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Iconic Thirlmere Aqueduct recognised by Institution of Civil Engineers

Thirlmere Aqueduct

[T]he Institution of Civil Engineers (ICE) has named a North West landmark as one of the top 200 influential people and projects, past and present, which illustrate how civil engineering has shaped the world and transformed people’s lives for the better.

Britain’s longest gravity-fed watercourse, Thirlmere Aqueduct, along with its feeder reservoir, was nominated by ICE members and selected by an expert panel, as a chosen project that illustrates civil engineering at its finest.

The project is being recognised as part of a scheme to highlight 200 inspirational and world-changing projects from around the globe throughout 2018 to mark the ICE’s 200th anniversary.

Thirlmere Aqueduct

The Thirlmere Aqueduct transports water 153 kilometres from Thirlmere reservoir in the Cumbrian fells to Manchester, and can carry up to 227 million litres of water a day. The aqueduct runs in tunnels for around 80 kilometres and through cast iron pipes for another 72 kilometres. The first tunnel, at the start of the route, is the longest at 5 kilometres and runs under Dunmail Rise.

Thirlmere Reservoir’s dam is 261 meters long with a maximum height of 20 meters. There’s a 5 meter wide road along the top between stone parapet walls. It can hold up to 39,000 million litres of water.

Both the aqueduct and reservoir opened in 1894 after four years’ construction work and were designed and built by engineer John Frederick Bateman. Bateman’s work is acknowledged as the cornerstone of Britain’s water supply industry.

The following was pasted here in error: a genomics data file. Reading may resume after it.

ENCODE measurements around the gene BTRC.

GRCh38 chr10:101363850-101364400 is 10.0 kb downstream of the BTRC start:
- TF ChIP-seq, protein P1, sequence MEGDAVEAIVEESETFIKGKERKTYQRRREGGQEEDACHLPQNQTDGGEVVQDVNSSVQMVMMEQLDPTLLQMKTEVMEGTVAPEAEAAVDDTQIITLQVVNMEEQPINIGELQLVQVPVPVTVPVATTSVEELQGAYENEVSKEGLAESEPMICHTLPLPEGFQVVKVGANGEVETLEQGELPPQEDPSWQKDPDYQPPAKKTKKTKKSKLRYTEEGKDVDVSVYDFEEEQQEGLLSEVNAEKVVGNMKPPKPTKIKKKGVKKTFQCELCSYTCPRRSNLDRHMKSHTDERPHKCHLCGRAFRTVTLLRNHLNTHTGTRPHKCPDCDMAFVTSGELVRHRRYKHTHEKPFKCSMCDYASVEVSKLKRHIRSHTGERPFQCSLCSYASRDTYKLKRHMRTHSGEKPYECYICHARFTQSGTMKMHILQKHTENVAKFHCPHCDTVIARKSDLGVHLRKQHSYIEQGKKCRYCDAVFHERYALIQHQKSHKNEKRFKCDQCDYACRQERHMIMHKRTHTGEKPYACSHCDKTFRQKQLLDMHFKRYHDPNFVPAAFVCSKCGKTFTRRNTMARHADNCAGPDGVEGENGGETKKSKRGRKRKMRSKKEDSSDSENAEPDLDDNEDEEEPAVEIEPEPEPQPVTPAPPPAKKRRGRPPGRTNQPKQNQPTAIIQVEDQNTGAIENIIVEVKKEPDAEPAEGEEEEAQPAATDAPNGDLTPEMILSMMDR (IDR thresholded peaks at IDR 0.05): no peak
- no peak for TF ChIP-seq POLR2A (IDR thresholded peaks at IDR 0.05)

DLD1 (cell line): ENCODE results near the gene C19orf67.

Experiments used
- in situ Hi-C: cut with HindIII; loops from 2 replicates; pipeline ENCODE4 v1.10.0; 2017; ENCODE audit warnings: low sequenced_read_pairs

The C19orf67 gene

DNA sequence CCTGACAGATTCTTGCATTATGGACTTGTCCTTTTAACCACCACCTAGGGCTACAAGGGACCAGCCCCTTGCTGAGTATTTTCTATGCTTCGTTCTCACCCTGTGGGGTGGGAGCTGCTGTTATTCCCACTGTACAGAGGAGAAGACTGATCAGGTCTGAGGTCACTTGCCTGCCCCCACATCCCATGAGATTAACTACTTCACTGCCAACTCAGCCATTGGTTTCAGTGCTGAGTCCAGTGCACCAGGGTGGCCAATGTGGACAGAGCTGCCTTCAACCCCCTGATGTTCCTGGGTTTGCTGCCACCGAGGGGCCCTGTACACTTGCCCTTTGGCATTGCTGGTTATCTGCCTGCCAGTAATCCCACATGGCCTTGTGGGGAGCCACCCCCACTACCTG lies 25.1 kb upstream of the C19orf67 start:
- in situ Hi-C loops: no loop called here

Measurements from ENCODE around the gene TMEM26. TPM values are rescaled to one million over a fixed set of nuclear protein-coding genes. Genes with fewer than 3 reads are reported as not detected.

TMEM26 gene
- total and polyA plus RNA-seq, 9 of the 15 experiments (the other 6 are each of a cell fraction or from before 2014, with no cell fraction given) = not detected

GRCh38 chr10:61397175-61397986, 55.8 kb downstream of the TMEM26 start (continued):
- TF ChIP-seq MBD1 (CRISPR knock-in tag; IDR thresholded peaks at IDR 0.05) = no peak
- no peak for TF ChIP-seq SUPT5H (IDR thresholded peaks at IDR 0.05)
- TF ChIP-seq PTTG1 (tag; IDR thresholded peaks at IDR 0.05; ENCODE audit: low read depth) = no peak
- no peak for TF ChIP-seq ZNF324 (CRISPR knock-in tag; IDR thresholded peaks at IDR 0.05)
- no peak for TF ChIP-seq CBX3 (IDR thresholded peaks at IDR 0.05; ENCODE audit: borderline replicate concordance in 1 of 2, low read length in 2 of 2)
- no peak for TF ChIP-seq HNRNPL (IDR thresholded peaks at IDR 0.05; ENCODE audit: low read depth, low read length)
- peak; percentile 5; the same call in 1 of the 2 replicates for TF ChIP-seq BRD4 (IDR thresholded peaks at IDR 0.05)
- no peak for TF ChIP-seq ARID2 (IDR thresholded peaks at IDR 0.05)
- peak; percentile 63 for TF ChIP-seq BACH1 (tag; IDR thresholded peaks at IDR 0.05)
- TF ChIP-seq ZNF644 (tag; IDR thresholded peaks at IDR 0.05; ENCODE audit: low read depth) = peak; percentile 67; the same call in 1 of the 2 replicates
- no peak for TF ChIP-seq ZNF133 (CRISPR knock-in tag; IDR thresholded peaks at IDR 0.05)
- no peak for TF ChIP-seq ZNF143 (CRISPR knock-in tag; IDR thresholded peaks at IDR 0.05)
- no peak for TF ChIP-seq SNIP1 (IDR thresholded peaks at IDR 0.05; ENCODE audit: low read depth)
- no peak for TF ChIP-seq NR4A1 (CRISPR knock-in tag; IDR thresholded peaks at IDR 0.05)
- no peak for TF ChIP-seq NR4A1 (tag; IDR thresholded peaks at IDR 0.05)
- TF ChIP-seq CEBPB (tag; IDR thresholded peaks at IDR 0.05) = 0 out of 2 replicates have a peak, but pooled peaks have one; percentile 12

Wendy Blundell, Director ICE Regions, said: “The significance of this project cannot be underestimated. Not only did it bring fresh water supply to the city of Manchester, allowing the region to further prosper, it also revolutionised water infrastructure for ever. The sheer scale of the project is still impressive now, let alone when it was constructed, so it is definitely worthy of being named among the top influential engineering projects of all time.”

Nathan Baker, Engineering Knowledge Director at ICE, said: “Our research has shown that the majority of both adults and young people don’t know what a civil engineer does and most can’t identify a single UK civil engineering project. We aim to change these perceptions with 200 People and Projects, explaining not just the importance of civil engineering but how it has directly transformed people’s lives.

“The chosen projects showcase how civil engineering paved the way to modern life and how it continues to tackle the problems of today, safeguarding the future for generations to come. With the world facing unprecedented challenges, such as climate change and the pressures from a rapidly growing population, there has never been a greater need for civil engineers and the vital work they do.”

The Thirlmere Aqueduct and Reservoir joins 199 other projects which will be published throughout the year on the ICE website – – along with career guidance for anyone interested in pursuing a career in civil engineering.

This platform has been designed to help promote the career of civil engineering after it was revealed that only 45% of adults know what the career entails and only 35% of young people could tell you what a civil engineer does.

The ICE’s feature on Thirlmere Aqueduct, as part of the ICE 200 campaign, can be seen here:

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